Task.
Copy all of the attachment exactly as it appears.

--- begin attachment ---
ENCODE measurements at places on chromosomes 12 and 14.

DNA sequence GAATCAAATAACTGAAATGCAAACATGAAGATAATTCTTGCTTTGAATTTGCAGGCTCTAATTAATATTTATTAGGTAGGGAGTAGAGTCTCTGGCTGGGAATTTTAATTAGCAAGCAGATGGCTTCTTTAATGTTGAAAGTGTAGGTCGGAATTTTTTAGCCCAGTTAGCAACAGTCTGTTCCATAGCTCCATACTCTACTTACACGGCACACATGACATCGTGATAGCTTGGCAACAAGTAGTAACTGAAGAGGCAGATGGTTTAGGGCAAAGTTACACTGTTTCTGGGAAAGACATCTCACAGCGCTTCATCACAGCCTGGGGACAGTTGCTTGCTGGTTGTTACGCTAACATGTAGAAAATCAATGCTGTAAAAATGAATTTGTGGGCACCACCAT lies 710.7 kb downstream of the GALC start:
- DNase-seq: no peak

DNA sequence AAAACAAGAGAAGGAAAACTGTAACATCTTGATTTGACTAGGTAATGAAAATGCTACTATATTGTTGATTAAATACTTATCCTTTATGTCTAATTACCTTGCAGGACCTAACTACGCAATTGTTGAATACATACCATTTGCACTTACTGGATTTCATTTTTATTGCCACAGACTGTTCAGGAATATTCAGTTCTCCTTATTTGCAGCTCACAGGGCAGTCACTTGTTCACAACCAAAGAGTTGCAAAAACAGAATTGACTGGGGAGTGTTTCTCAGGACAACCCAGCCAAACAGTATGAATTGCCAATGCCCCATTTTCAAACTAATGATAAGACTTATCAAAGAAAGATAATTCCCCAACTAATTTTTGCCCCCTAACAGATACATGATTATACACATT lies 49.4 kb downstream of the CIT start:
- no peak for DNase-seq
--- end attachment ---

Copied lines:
ENCODE measurements at places on chromosomes 12 and 14.

DNA sequence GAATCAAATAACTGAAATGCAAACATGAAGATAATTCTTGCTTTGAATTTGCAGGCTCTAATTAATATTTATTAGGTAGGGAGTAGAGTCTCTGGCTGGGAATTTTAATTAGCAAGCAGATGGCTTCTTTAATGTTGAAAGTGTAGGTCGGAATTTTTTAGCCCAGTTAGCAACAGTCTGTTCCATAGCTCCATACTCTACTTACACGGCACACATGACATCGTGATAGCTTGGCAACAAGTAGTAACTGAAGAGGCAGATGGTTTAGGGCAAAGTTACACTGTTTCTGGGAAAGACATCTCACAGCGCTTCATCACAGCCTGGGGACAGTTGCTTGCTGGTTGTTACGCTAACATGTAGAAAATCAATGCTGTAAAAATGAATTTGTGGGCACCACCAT lies 710.7 kb downstream of the GALC start:
- DNase-seq: no peak

DNA sequence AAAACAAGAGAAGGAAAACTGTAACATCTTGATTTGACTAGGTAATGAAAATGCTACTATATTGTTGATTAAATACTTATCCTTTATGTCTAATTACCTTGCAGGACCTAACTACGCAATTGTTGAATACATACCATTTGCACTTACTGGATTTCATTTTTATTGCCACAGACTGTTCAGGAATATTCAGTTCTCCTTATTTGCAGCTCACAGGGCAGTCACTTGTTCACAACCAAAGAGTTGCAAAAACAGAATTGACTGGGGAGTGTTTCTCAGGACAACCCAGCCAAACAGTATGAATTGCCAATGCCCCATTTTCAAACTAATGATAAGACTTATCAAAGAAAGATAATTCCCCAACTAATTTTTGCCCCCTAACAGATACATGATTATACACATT lies 49.4 kb downstream of the CIT start:
- no peak for DNase-seq